County Jail Remains a Problem

Hinds County Sheriff Tyrone Lewis and other Hinds County officials are playing down recent events at the Raymond Detention Center, characterizing the troubles as part and parcel of the business of running a jail.

Hinds County Sheriff Tyrone Lewis and other Hinds County officials are playing down recent events at the Raymond Detention Center, characterizing the troubles as part and parcel of the business of running a jail. Photo by Amile Wilson

Hinds County officials are playing down recent events at the Raymond Detention Center, characterizing the troubles as part and parcel of the business of running a jail. On Sunday, a Hinds County SWAT team and K-9 unit responded when 10 to 15 people incarcerated at the county jail exited their cells.

"We're dealing with the same people who rob neighborhoods, and rape and burglarize neighborhoods. They don't have that freedom here," Hinds County Sheriff Tyrone Lewis told WJTV. "They're doing it for attention, to show they can get out because of the malfunctioning and disfunctioning of locks."

Last weekend's incident is the latest in a number of disturbances at the jail. On Thursday, juvenile prisoners flooded their housing unit. That followed a June disturbance in which three deputies were injured, an inmate was stabbed and another died from head trauma caused by another inmate. In June 2012, a 34-year-old man escaped from the detention center. The same month, jail officials mistakenly released a man who was serving a five-year sentence for forgery.

Hinds County supervisors have been wringing their hands over jail conditions for some time now. Last summer, supervisors attempted to pass a resolution to build a new jail, believing the action would insulate the county from lawsuits that arise from lack of maintenance.

In December, supervisors agreed to explore the possibility of privatizing some or all of the jail's operations. Supervisors proposed soliciting cost estimates for a number of options including: building a new county jail, selling the jail, adding capacity by building an additional housing pod, renovating the existing jail, and maintaining and running the facility's day-to-day operations.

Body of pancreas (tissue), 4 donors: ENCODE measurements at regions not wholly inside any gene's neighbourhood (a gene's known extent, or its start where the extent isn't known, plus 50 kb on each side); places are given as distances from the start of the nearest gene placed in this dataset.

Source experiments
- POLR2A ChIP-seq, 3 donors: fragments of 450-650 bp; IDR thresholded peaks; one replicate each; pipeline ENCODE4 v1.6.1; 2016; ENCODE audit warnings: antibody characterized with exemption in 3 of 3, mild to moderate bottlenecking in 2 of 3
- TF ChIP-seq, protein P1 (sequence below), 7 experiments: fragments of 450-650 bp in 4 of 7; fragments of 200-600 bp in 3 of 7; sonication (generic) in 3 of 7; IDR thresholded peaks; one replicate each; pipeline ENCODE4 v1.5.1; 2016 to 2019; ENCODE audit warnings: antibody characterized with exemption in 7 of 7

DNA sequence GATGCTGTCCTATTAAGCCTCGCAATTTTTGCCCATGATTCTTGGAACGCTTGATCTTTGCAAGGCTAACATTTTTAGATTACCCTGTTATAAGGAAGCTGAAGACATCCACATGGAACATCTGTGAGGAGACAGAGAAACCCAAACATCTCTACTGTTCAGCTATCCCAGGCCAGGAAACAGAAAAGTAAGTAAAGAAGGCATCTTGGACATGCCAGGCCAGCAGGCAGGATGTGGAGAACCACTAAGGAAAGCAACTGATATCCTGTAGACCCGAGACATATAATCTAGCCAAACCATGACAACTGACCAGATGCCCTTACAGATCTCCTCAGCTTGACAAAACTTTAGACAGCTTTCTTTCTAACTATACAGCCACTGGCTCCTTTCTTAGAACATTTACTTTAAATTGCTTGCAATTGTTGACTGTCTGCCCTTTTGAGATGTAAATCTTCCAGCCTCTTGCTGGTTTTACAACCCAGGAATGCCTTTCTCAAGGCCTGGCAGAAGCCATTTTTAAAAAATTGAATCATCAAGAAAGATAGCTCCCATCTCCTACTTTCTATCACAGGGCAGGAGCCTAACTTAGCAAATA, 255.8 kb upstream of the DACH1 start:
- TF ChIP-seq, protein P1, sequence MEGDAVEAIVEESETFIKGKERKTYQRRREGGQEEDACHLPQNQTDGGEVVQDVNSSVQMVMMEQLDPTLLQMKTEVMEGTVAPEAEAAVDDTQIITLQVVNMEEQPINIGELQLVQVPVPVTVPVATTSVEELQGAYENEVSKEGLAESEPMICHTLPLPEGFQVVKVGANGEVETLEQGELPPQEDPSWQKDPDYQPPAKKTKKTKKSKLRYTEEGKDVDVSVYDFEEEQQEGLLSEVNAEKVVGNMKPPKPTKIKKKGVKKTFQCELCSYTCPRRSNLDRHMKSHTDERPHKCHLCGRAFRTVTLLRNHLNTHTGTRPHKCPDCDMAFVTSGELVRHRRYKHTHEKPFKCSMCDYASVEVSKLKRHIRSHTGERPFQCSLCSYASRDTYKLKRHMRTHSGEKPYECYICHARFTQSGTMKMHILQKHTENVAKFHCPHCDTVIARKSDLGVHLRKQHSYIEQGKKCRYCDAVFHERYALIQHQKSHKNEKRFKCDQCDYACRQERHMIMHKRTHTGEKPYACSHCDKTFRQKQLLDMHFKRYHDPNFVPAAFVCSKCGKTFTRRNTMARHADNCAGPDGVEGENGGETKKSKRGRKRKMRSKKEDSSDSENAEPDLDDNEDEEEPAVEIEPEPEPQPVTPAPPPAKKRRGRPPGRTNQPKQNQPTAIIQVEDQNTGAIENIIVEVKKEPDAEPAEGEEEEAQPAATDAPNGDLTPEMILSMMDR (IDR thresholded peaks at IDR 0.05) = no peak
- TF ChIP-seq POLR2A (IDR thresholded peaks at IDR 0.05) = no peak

Othor Cain, spokesman for the sheriff's office, stressed that although Lewis oversees jail operations, Hinds County maintenance Director Michael Harrington and his boss, County Administrator Carmen Davis are in charge of making repairs at the facility.

"If your question is 'Are there work orders that have not been filled?,' the answer is yes. If you are asking if there's a backlog (of repair orders), the answer would be yes," Cain said.

Cain said the sheriff's department and Davis's office have had "numerous conversations" about the urgency of the jail situation.

Davis responded to recent finger pointing at her office for not responding to problems at the jail in a July 19 statement. Davis said she is "disturbed" by Lewis' insinuation that she has brushed off problems at the jail.

"All of the locks were repaired or replaced last summer as identified by the sheriff. The repairs have not been ignored," she wrote.

Lewis said his office would add extra security to the jail for now and would make recommendations to the Hinds County board on how to alleviate problems.

"At the end of the day, the sheriff is responsible for the day-to-day operation and making sure the inmates are safe and their civil rights are not violated," Cain said.


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